I haven’t picked up a guitar in six or seven weeks. My guitar. Sort of a self-imposed exile, I guess. Probably the longest time I haven’t strummed a chord since I was sixteen.
I’ve likely written close to a hundred songs. I’ve played most of the chords at least once. And most of the main ones, thousands of times.
In any main key, I can tell you the three majors, the three minors, the few sevenths, and even some of the jazz chords. But I am a crappy player to the pros. And I am a decent player to the amateurs. It’s an odd paradox, as every paradox is.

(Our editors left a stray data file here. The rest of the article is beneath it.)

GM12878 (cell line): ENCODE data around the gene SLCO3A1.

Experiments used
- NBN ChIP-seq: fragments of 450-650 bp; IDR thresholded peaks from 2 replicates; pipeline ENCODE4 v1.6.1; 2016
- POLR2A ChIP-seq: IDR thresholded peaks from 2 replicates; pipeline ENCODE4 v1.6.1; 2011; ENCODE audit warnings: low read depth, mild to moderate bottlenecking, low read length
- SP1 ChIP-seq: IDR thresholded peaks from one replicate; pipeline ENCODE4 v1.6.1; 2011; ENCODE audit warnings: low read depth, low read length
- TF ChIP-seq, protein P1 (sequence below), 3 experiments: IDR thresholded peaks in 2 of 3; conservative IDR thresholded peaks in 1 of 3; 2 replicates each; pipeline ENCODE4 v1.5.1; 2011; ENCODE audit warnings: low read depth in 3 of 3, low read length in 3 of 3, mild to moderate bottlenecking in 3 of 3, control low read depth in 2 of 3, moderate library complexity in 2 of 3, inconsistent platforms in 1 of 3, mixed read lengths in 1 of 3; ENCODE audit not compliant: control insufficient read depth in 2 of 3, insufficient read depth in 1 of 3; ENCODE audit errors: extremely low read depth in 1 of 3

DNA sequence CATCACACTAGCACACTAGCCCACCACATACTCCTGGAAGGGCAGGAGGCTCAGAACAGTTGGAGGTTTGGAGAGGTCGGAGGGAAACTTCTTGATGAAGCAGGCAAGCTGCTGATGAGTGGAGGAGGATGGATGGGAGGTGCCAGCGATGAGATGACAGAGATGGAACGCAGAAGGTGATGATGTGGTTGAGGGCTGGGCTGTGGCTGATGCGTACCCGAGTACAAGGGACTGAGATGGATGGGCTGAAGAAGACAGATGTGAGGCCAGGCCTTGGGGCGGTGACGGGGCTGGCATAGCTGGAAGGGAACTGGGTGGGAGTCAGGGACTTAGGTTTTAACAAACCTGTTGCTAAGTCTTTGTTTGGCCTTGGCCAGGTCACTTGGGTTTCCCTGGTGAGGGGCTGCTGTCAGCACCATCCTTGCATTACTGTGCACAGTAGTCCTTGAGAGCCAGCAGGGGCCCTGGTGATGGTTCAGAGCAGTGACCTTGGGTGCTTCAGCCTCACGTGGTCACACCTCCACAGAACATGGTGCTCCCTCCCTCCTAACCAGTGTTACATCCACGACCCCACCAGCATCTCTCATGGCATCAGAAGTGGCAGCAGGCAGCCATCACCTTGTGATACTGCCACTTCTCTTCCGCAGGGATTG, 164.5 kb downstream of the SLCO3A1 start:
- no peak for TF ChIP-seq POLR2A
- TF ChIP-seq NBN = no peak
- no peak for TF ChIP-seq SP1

So as my thirty-five year old guitar sits next to the fridge, where it kind of fits in limited space, perhaps it’s time to re-open the case, hear the three chords and the A Minor. Hear my voice again for the first time in months. Feel my fingers hurt again, because of the aspiration. And maybe just think again about a new song.
Whether it be Twist and Shout, or I’m So Lonesome I Could Cry. Same chords. Same fingers. Might be the same key. But the same callouses and the same vocal tones can sing two of the greatest songs in six minutes. When you have been blessed by the gift of music, it’s easy to forget that. Sometimes.